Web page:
Daily Management Review

More To Combat Fake News Needs To Be Done By Facebook, Google And Twitter: EU


The European Union wants tech companies Facebook, Google and Twitter to do much more to fight fake news amidst suspected threats from Russia, even though the European Commission acknowledged that the companies in question had ramped up their efforts to tackle the menace of fake news before the elections to the EU held last month.
Evidence of “coordinated inauthentic behavior” such as bots and fake accounts which had attempted to spread divisive content on online platforms before the elections to the European Parliament at the end of May was provided in a joint statement and report by the EU. It also added that it had identified “continued and sustained disinformation activity” by Russian sources that had attempted to influence voter preferences and reduce turnout of voters during the elections.
“The tactics used by internal and external actors, in particular linked to Russian sources, are evolving as quickly as the measures adopted by states and online platforms,” the statement said.
A decision on whether there was a “distinct cross-border disinformation campaign” targeting the European elections was too early to make, the EU report found.
Lawmakers around the world have been increasingly concerned about the role of the social media platforms such as Facebook, YouTube and Twitter in combating the spread of fake information in election campaigns over the past couple of years. With respect to some of their efforts in combating fake news and disinformation – such as employing teams for fact-checking and increasing selection processes of political advertising, that have been taken by these companies were applauded by the EU. However they also added that it is expected that the companies would do more “to maintain momentum and to step up their efforts.”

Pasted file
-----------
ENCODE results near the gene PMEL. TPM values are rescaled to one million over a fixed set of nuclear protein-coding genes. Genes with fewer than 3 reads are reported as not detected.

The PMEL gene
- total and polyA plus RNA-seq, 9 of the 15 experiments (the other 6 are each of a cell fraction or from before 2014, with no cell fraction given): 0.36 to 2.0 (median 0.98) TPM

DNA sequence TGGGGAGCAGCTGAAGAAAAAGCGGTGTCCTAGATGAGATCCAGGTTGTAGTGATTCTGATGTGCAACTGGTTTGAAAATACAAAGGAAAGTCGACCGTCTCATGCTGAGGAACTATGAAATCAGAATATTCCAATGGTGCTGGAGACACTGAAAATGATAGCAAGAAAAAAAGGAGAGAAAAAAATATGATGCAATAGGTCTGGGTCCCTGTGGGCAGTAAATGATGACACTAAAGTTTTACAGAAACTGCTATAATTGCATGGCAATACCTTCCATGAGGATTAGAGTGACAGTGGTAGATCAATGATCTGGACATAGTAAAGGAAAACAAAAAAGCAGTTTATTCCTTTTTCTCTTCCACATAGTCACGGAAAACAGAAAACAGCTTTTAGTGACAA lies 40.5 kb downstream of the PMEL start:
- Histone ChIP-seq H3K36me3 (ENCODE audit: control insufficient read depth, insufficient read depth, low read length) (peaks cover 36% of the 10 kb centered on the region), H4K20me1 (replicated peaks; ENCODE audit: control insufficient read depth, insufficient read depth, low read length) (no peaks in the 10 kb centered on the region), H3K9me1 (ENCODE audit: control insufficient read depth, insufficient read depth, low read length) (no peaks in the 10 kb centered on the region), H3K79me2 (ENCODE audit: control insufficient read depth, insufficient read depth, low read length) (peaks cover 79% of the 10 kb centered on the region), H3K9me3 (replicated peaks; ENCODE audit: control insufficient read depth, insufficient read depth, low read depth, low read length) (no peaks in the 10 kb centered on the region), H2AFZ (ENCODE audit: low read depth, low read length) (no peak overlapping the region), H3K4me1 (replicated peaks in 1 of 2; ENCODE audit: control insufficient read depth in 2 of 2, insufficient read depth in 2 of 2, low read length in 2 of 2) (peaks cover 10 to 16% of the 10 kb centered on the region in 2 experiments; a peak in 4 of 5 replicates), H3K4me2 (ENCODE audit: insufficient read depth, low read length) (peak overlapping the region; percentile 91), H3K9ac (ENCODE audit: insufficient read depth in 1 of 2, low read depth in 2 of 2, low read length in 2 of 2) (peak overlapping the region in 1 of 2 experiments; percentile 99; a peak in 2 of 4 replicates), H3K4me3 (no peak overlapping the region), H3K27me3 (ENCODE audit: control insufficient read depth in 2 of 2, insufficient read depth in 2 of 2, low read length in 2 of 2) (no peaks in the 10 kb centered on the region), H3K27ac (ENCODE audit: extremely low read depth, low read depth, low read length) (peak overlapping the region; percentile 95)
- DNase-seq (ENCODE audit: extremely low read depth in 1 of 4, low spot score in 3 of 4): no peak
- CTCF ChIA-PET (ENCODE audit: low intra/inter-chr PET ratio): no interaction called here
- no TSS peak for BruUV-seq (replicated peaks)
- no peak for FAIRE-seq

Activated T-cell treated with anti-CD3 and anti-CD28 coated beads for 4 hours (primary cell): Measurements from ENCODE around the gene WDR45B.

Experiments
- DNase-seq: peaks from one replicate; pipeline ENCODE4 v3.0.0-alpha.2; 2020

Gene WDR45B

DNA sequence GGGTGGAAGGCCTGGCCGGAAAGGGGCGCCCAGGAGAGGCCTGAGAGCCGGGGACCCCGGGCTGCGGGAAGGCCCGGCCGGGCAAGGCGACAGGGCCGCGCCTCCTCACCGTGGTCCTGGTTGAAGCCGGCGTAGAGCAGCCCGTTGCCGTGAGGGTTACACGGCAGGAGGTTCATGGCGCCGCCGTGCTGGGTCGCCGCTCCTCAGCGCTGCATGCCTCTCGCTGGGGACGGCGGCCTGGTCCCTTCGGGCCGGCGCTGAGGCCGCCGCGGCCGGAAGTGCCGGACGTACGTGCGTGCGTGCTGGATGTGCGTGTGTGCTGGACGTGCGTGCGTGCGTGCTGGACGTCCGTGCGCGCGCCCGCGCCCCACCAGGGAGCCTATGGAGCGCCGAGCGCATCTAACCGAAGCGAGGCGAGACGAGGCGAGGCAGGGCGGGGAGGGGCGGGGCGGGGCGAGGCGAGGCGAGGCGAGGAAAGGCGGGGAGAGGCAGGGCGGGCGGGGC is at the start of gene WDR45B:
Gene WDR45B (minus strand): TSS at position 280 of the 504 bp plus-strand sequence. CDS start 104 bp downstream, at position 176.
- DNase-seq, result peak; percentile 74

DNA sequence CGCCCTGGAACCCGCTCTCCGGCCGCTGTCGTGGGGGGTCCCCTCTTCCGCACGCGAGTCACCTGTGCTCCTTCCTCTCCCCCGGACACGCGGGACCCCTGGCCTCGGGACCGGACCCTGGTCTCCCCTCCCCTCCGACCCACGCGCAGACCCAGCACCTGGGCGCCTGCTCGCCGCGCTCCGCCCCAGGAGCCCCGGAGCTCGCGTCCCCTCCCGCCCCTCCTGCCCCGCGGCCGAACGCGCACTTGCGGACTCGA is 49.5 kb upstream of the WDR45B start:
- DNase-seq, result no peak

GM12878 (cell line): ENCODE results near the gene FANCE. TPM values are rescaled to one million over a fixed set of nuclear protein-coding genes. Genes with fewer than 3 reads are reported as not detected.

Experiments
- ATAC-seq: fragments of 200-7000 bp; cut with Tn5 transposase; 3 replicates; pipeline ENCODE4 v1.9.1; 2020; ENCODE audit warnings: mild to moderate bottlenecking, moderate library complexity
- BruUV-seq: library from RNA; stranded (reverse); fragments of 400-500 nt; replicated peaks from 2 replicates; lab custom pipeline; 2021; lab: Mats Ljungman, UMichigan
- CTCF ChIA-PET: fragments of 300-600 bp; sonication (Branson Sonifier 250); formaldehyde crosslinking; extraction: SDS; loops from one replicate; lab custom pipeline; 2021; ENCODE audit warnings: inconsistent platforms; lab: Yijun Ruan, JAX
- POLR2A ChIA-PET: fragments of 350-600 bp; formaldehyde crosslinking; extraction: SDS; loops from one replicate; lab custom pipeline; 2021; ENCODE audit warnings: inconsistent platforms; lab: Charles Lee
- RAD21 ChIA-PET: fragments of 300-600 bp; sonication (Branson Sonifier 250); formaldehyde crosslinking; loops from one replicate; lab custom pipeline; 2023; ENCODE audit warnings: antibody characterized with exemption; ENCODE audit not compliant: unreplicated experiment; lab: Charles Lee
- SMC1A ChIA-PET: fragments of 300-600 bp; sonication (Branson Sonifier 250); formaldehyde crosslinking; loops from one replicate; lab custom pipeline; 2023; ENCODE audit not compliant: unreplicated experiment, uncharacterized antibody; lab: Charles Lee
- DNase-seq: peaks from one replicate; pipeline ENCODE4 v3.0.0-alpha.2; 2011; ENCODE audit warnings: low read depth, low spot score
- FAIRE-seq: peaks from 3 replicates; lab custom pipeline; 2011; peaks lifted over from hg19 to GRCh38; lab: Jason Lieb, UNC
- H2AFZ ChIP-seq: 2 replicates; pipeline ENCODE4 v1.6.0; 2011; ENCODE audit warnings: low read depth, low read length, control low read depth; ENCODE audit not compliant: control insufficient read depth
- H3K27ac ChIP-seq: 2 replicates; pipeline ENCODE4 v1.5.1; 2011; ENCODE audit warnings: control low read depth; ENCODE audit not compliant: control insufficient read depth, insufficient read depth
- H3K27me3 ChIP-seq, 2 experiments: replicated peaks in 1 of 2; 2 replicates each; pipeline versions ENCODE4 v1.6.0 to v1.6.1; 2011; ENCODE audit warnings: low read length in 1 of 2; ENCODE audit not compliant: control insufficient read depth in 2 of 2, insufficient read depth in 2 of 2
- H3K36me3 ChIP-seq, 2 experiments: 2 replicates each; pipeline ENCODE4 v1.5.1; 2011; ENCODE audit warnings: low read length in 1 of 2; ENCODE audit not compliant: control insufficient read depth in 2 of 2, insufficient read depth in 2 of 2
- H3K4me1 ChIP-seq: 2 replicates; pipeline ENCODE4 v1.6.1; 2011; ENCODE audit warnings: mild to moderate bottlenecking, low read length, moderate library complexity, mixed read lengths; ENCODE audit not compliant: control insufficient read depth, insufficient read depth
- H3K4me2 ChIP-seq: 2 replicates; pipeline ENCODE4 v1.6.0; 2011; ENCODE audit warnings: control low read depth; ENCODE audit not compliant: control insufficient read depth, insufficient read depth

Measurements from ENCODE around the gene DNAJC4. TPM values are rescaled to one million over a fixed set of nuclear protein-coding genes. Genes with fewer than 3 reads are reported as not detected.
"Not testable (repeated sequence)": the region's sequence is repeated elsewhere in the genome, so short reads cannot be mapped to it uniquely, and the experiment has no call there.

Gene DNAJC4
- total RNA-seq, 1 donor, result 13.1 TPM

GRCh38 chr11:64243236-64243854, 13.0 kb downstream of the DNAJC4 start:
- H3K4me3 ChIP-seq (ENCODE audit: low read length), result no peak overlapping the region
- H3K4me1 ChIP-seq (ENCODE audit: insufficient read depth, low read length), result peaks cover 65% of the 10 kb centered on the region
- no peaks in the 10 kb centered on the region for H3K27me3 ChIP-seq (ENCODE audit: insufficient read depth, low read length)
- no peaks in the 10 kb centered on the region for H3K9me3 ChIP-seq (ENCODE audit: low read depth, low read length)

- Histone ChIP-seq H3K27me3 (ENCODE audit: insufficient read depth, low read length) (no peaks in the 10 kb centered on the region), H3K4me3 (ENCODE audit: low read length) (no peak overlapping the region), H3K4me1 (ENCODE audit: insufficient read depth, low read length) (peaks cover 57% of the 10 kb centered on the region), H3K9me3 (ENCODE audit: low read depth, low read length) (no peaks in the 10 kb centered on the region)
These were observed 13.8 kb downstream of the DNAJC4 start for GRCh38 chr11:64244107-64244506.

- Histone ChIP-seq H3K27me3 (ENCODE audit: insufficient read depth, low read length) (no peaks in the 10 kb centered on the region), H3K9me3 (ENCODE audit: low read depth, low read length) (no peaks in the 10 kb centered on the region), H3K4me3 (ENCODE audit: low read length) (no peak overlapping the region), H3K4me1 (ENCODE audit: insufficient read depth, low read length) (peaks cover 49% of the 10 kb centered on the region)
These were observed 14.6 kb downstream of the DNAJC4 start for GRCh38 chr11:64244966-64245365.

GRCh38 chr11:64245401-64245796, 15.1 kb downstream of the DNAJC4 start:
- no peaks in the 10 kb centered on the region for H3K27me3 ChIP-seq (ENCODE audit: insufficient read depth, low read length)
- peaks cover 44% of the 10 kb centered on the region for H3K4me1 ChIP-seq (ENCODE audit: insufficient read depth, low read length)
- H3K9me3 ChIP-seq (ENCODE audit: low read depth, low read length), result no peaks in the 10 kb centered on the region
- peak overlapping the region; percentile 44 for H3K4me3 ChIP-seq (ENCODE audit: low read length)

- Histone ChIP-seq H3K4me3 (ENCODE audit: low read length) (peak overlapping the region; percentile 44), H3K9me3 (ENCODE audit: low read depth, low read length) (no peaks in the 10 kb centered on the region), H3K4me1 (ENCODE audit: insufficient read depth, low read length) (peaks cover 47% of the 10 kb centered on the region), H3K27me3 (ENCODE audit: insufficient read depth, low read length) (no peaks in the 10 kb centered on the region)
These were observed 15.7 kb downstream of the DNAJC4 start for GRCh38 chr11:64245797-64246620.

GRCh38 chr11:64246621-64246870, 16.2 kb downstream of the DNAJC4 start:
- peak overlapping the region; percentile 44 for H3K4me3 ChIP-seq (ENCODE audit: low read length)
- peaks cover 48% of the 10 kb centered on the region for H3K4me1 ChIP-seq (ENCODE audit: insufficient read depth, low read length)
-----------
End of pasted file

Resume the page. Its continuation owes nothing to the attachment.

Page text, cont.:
Disinformation and hate speech was spread across Germany, France, Italy, the U.K., Poland and Spain by more than 600 groups and Facebook pages just days before the EU elections, the block’s governing body said. 763 million user views was generated by these pages, it said.
In recent months, its fight against fake accounts has been stepped up by Facebook. 2.2 billion fake accounts in the first quarter of 2019 was removed by it, the company had announced in May. That number was almost double of what the company had removed in the preceding quarter. And before the EU elections, the company had also strengthened the restrictions about publishing of political advertising on its social media platform.
“Although Facebook extended its transparency to issue-based ads and Google and Twitter did not, questions remain about the effectiveness of the transparency measures taken by all signatories,” the EU report said. “Furthermore, the platforms did not make sufficient progress in increasing the transparency of websites hosting ads, partly due to the lack of engagement from the advertising industry.”
In 2018, a “Code of Practice on Disinformation” had been agreed to by Facebook, Google and Twitter, and had made written commitments to submit monthly reports about what they were doing to remove fake news from their platform before the EU election.
“People want accurate information online and the work undertaken under the Code shows how Governments, tech companies and trade bodies can work together to tackle online misinformation. But the fight against false news will never be over. That is why we are making significant investments to remove fake accounts and clickbait and to promote high-quality journalism and news literacy,” a Facebook spokesperson said in a statement Friday.